In Washington, our health policy minds are on system overload. Since the election last week, the town is buzzing about the President-elect and new Congress’ promises to repeal the Affordable Care Act (ACA) as one of their first legislative actions. At the same time, they have also pledged allegiance to some of the law’s market reforms. Since most of those reforms are enforced at the state level, a continued state role will be critical to preserving these vital consumer protections.
Last month, the Centers for Medicare & Medicaid Services (CMS) awarded more than $25 million in grants to help states fund enforcement of key consumer protections and market reforms. Twenty-two states and the District of Columbia received an average of $1.1 million to bolster and improve their oversight of insurance companies.
Winning proposals range from developing new review tools to expanding outreach efforts; actions designed to safeguard and inform consumers about the protections outlined in the ACA. Grantee states will enhance their oversight efforts to address several consumer protection areas: essential health benefits, preventive services, parity in mental health and substance use disorder benefits, appeals processes, and lowering the cost of coverage (Medical Loss Ratio (MLR)).
CMS funding for these proposals comes from a $250 million pot, initially allocated by the ACA to improve state rate review. From 2010-2014, four cycles of grants funded state actions to regulate carrier pricing. After 2014, unobligated funds from the initial allocation remained available for grants to states for planning and implementing insurance market reforms and consumer protections. These state-led initiatives are not just smoke and mirrors; in 2015, rate review grants funded improvements to review processes and increased transparency, leading to $1.5 billion in savings for consumers.
Here’s a look at what states are doing with money earned in this grant cycle:
Mental Health Parity
The largest chunk of change went to state proposals to ensure parity in mental health and substance use disorder benefits. The ACA reinforced the goals of the Mental Health Parity and Addiction Equity Act of 2008 (MHPAEA) by expanding the reach of federal requirements and creating a mandated benefit for coverage of certain services. To build on the federal government’s progress, twenty states received funding to expand and improve department training, compliance tools, and outreach efforts to protect consumer access to mental health and substance use disorder services.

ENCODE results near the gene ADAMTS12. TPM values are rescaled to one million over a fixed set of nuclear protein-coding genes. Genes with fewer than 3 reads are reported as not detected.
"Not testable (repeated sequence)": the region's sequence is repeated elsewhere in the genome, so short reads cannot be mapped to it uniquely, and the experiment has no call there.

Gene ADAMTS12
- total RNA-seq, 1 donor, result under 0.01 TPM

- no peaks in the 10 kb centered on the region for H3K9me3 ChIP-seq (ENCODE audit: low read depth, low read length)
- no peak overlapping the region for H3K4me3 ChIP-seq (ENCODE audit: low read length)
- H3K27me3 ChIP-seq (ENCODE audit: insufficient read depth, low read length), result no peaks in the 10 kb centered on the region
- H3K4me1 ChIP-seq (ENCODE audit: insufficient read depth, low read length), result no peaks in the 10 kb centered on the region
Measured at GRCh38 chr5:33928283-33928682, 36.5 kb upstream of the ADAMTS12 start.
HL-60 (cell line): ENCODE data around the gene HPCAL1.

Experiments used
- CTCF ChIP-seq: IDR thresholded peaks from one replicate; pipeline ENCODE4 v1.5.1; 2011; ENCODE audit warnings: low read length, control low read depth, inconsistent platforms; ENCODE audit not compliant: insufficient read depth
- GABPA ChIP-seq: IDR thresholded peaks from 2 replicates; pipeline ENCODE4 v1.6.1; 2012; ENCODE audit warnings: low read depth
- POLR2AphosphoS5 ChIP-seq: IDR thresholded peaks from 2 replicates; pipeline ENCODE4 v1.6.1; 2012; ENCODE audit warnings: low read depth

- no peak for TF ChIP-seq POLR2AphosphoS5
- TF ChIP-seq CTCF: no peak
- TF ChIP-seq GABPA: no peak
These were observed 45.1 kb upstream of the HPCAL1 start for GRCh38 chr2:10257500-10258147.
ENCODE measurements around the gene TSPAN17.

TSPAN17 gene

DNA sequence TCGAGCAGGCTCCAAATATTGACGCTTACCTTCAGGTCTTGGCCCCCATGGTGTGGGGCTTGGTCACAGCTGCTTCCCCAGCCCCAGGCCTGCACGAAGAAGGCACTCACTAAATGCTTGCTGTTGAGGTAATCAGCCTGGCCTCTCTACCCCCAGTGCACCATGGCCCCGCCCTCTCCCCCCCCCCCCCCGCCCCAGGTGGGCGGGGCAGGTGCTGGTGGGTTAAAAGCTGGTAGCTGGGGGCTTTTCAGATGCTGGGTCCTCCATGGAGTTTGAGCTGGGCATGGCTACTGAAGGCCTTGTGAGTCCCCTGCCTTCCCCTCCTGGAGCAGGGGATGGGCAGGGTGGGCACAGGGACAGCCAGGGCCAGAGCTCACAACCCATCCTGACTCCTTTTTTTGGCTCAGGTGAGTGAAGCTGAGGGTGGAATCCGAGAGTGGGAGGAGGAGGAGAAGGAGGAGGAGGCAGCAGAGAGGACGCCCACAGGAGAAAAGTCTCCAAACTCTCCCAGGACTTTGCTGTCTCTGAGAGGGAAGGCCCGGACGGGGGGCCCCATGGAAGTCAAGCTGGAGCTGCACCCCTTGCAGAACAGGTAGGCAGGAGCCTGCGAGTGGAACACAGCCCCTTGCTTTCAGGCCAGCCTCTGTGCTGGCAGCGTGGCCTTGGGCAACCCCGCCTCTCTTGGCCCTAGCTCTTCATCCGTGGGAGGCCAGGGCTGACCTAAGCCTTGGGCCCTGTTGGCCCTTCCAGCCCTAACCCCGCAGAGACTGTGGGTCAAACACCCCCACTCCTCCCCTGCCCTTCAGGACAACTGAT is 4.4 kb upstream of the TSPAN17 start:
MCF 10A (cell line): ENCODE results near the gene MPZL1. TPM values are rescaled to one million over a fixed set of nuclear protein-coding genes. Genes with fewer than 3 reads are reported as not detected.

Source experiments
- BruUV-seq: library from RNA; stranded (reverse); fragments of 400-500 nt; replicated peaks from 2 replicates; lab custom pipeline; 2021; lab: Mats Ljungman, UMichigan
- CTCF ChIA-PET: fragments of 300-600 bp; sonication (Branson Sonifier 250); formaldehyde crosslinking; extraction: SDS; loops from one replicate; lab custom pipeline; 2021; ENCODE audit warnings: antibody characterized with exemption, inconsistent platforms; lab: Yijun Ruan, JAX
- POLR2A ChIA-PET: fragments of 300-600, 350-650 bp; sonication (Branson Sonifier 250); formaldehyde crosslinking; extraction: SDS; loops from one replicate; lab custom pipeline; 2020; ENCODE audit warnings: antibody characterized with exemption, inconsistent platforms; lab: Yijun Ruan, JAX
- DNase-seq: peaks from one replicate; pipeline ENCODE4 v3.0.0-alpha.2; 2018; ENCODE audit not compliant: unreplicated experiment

Some states, like California, plan to use the grant money to enhance and automate analysis templates to improve the evaluation process for insurer compliance with mental health parity requirements. The District of Columbia outlined an initiative to improve care coordination between mental and physical health care. Other states, such as Massachusetts, are strengthening their network evaluations to protect access to specific behavioral health services.
The second highest grant bundle went to improving oversight of preventive services requirements. The ACA requires health plans to cover preventive services without cost sharing, expanding access to vital care such as cancer screenings and immunizations. After consumers experienced surprise billing, the Obama Administration released clarification on the preventive services requirement. In this grant cycle, nineteen grantee states received funding to ensure compliance with this provision.
In Colorado, the Division of Insurance plans to review marketing materials to confirm that carriers clearly present accurate information on preventive services to consumers. New Hampshire has put forth a plan to create new evaluation tools in order to identify plan provisions not in accordance with the requirement, and create an automated response to carriers for corrective action. To inform consumers of their rights, Indiana will develop outreach programs, providing education and resources to people who need preventive services.
New Grants: Funding Breakdown by Market Reform
|Market Reform||Total Award Amount (approx.)||Number of Jurisdictions to Receive Funding|
|Essential Health Benefits (Section 2707)||$3.5M||16 (CA, CO, DC, HI, IL, IN, MI, MN, MS, NH, NM, OR, PA, RI, UT, WA)|
|Preventive Health Services (Section 2713)||$5.3M||19 (CA, CO, DC, HI, IL, IN, KY, MA, MI, MN, MS, NC, NE, NH, NM, OR, PA, RI, UT)|
|Bringing down the Cost of Health Care Coverage (MLR) (Section 2718)||$1.4M||10 (CA, CO, HI, IL, IN, KY, MA, MS, PA, UT)|
|Appeals Process (Section 2719)||$2.1M||11 (AK, CO, DC, HI, IL, IN, MI, NE, PA, RI, UT)|
|Parity in Mental Health and Substance Use Disorder Benefits (Section 2726)||$9.3M||20 (CA, CO, DC, HI, IL, IN, MA, MD, MI, MN, MS, NC, NE, NH, NM, NY, OR, PA, RI, UT)|
Source: Centers for Medicare & Medicaid Services
State insurance regulation and oversight are critical to ensuring that consumers feel the benefits of the consumer protections set forth by the ACA. President-elect Trump and many members of Congress have said they would like to retain at least some of these protections, but leave more regulatory flexibility to the states. Regardless of what approach they take, state regulators must continue to provide robust oversight and will likely need to expand their enforcement capacity. We hope all levels of government will keep consumers at the heart of the health care debate.